Sunday, February 14, 2010
Regarding the above link: Perhaps a Stimulus Plan that lowers the price of necessities such as housing, food and health insurance would leave room to buy cars, furniture, and clothing, etc. When the people are not buying "stuff" the community looses jobs. AND when the cost of all of this is too high, people use credit to buy rather than pay cash or save money to buy a car. Once they are in over their heads for necessities as well as their "stuff" they cannot buy anymore. There is a limit as to how high prices can go before the whole thing falls like a house of cards.
Regarding the above link: This has been happening in New York for the past 30 years. When I lived there I watched the homeless population skyrocket when the cost of housing rose to astronomical proportions. All of a sudden the homeless were very visible on the streets (1980's). Before this time it was a "big deal" to see a homeless person and somewhat shocking. Now it's commonplace.
I've worked with the homeless since 1992 in California. During this time I've watched as the population grew from a handful of single men on Skid Row to single men and single women (housing prices rose) to single men and single women with children (housing prices rose again) to mom's and dad's with their children (housing prices rose once again) The price of housing has been out of reach for many for a long time and the middle class are now becoming homeless as well.
The cost of everything is out of proportion to what people are earning and therefore they must always be in debt and one paycheck from homelessness. The Housing Bubble broke, however, housing is still too expensive as the price of homes went too high over the past thirty years. The cost of home ownership is beyond the income of most.
We are building a whole culture and population of homeless that are now into second generations. What do you think the future of this will bring?
Thursday, February 04, 2010
"Those who cannot remember the past are
The "Great Depression" happened (coincidentally) when the people started living on credit and fell deep into debt.
Another interesting history fact: Pullman created his own community and town in Chicago. He paid low wages and charged high rent to the people who lived in his town. The people were paying high costs for necessities and the economy of this town failed. Sound familiar? The consequences of Greed?
"Pullman's misfortune came during the depression which followed the Panic of 1893. When demand for Pullman cars slackened, the Pullman company laid off hundreds of workers, and switched many more to pay-per-piece work. This work, while paying more per hour reduced total worker income. Despite these cutbacks, the Company did not reduce rents for those that lived in the town of Pullman. The Pullman Strike began in 1894, and lasted for 2 months." (wikipedia)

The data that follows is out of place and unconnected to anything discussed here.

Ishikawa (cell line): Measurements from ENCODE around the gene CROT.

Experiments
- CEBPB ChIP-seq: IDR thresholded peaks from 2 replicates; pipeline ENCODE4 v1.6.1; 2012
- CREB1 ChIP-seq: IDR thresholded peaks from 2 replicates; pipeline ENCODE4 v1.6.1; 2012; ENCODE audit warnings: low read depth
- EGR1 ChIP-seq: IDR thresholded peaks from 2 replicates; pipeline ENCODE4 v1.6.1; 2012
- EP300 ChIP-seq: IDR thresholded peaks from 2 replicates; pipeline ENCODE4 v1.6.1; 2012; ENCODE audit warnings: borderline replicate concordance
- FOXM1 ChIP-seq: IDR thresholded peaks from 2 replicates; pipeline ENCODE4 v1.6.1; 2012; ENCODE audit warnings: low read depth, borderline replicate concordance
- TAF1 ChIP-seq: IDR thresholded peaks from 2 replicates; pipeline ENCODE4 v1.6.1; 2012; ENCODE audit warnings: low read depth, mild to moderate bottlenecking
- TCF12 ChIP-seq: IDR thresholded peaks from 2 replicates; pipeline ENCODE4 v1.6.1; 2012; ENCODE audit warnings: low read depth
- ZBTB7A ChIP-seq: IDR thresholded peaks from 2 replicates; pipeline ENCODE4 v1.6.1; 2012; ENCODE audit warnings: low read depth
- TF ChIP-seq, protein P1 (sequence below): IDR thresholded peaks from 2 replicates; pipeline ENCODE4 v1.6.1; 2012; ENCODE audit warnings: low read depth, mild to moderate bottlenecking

"Pullman ruled the town like a feudal baron. He prohibited independent newspapers, public speeches, town meetings or open discussion. His inspectors regularly entered homes to inspect for cleanliness and could terminate leases on ten days notice. The church stood empty since no approved denomination would pay rent and no other congregation was allowed. Private charitable organizations were prohibited." (wikipedia)
"The U.S. economy declined in 1893-94, causing a nationwide depression. To offset any losses to his investors and himself, Pullman drastically cut productivity in his factory and reduced wages by one-third without reducing rents, utility charges, or store prices. Since he deducted rent (approximately $14 per month) before paying wages (approximately $16 per month postreduction), workers found themselves taking home scant pay for their labor, if any at all.
The press censured Eugene V. Debs for taking a stand with the Pullman workers. (CHS)
Soon desperate Pullman workers and their families begged the company -and Pullman himself- to reduce rents during the tight economic times, but their pleas fell on deaf ears. In spring 1894, many Pullman workers turned for help to the American Railway Union (ARU), led by Eugene V. Debs. After Pullman refused to discuss employee concerns, 90 percent of his workers went on strike on May 11. ARU was sympathetic and called for a national blockade and work stoppage against all railroads using Pullman cars. Railroad management responded by firing all ARU members." (http://www.chicagohs.org/history/pullman/pul6.html)